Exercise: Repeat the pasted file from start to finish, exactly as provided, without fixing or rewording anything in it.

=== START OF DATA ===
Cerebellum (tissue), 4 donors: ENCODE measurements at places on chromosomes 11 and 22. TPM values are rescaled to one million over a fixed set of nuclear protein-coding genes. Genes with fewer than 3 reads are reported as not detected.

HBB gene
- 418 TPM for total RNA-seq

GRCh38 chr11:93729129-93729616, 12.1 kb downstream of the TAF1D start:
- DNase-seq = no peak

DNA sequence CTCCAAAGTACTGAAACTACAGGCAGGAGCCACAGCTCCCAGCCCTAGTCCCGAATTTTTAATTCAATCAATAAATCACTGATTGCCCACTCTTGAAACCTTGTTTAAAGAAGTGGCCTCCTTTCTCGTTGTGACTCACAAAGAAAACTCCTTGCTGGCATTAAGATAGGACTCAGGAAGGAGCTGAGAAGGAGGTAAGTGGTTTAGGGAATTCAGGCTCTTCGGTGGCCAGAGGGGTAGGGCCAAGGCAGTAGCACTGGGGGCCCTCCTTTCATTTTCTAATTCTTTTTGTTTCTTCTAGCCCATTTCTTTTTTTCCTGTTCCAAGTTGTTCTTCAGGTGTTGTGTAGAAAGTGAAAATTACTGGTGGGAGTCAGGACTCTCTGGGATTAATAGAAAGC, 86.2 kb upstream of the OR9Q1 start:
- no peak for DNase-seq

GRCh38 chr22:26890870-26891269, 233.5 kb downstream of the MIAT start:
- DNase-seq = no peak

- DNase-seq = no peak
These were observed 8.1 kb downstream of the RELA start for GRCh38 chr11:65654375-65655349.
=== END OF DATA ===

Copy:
Cerebellum (tissue), 4 donors: ENCODE measurements at places on chromosomes 11 and 22. TPM values are rescaled to one million over a fixed set of nuclear protein-coding genes. Genes with fewer than 3 reads are reported as not detected.

HBB gene
- 418 TPM for total RNA-seq

GRCh38 chr11:93729129-93729616, 12.1 kb downstream of the TAF1D start:
- DNase-seq = no peak

DNA sequence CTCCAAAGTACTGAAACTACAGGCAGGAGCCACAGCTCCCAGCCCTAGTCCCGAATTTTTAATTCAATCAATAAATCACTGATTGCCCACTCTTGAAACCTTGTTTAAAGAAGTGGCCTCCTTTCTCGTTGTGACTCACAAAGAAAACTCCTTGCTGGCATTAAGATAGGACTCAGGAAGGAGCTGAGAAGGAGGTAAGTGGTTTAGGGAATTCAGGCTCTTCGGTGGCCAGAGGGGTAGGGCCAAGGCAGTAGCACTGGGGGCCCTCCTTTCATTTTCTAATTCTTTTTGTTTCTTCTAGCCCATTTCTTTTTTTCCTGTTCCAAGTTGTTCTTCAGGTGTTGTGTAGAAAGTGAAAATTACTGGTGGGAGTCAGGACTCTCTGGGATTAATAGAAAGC, 86.2 kb upstream of the OR9Q1 start:
- no peak for DNase-seq

GRCh38 chr22:26890870-26891269, 233.5 kb downstream of the MIAT start:
- DNase-seq = no peak

- DNase-seq = no peak
These were observed 8.1 kb downstream of the RELA start for GRCh38 chr11:65654375-65655349.